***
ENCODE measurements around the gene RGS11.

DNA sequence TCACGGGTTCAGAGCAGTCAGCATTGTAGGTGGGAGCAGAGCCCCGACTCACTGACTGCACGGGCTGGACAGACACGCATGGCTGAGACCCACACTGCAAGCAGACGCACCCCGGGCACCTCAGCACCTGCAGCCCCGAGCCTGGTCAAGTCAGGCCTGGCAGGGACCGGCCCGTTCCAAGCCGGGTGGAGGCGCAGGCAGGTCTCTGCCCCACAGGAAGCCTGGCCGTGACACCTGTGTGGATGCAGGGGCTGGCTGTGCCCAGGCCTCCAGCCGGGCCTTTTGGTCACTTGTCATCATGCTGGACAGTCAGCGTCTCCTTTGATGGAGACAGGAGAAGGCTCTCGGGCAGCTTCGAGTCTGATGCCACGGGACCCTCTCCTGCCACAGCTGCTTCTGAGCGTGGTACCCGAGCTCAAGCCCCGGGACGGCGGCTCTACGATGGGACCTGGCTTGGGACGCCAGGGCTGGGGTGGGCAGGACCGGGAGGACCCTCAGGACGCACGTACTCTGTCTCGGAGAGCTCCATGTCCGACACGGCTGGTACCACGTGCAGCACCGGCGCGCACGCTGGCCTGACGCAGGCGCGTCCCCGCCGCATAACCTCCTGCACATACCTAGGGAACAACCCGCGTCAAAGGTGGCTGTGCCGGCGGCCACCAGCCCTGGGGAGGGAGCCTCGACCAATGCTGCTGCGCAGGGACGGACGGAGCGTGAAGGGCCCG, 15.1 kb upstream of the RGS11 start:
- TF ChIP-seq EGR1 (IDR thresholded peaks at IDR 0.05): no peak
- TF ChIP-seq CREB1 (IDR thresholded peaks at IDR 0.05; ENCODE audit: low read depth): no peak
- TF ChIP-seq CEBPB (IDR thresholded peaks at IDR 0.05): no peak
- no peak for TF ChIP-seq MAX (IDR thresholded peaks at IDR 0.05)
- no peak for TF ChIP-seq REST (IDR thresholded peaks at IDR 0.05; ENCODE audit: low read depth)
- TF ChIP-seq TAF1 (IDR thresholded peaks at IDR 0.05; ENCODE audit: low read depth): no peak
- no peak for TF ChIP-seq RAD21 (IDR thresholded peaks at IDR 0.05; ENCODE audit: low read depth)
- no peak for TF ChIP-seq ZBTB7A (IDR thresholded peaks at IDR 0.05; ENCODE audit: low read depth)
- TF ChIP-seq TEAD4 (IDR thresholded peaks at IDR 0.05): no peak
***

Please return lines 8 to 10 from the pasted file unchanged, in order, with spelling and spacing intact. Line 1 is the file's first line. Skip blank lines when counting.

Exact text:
- TF ChIP-seq TAF1 (IDR thresholded peaks at IDR 0.05; ENCODE audit: low read depth): no peak
- no peak for TF ChIP-seq RAD21 (IDR thresholded peaks at IDR 0.05; ENCODE audit: low read depth)
- no peak for TF ChIP-seq ZBTB7A (IDR thresholded peaks at IDR 0.05; ENCODE audit: low read depth)